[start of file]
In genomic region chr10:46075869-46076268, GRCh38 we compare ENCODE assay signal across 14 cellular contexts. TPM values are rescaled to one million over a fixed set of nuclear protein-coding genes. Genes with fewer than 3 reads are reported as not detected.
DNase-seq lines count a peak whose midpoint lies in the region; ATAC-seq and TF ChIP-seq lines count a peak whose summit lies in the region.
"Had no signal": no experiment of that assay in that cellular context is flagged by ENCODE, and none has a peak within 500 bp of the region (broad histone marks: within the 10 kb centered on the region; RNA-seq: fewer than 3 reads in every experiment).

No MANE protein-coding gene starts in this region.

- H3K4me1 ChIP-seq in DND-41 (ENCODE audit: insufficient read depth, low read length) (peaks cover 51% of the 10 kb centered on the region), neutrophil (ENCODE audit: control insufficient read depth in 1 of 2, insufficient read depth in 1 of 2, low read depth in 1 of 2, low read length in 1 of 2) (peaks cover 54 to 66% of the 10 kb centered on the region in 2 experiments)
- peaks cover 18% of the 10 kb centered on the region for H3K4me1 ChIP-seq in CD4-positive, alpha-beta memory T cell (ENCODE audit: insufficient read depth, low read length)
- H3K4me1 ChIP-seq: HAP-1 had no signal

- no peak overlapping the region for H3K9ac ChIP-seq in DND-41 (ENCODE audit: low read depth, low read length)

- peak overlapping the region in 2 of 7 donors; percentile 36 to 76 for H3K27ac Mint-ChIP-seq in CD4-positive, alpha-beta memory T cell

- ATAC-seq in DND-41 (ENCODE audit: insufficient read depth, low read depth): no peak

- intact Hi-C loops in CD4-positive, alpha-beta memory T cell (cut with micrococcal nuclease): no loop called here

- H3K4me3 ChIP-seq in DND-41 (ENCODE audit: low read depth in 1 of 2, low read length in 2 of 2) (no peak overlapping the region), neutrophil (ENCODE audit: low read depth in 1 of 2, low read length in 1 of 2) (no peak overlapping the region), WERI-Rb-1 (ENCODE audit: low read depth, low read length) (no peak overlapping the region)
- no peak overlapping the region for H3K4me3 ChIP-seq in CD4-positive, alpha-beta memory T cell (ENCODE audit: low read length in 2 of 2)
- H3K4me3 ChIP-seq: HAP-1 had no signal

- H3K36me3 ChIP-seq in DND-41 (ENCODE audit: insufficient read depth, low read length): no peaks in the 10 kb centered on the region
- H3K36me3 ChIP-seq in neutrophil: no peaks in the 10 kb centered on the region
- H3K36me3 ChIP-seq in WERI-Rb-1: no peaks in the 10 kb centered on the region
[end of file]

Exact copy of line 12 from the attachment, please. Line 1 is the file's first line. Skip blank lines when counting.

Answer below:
- H3K4me3 ChIP-seq in DND-41 (ENCODE audit: low read depth in 1 of 2, low read length in 2 of 2) (no peak overlapping the region), neutrophil (ENCODE audit: low read depth in 1 of 2, low read length in 1 of 2) (no peak overlapping the region), WERI-Rb-1 (ENCODE audit: low read depth, low read length) (no peak overlapping the region)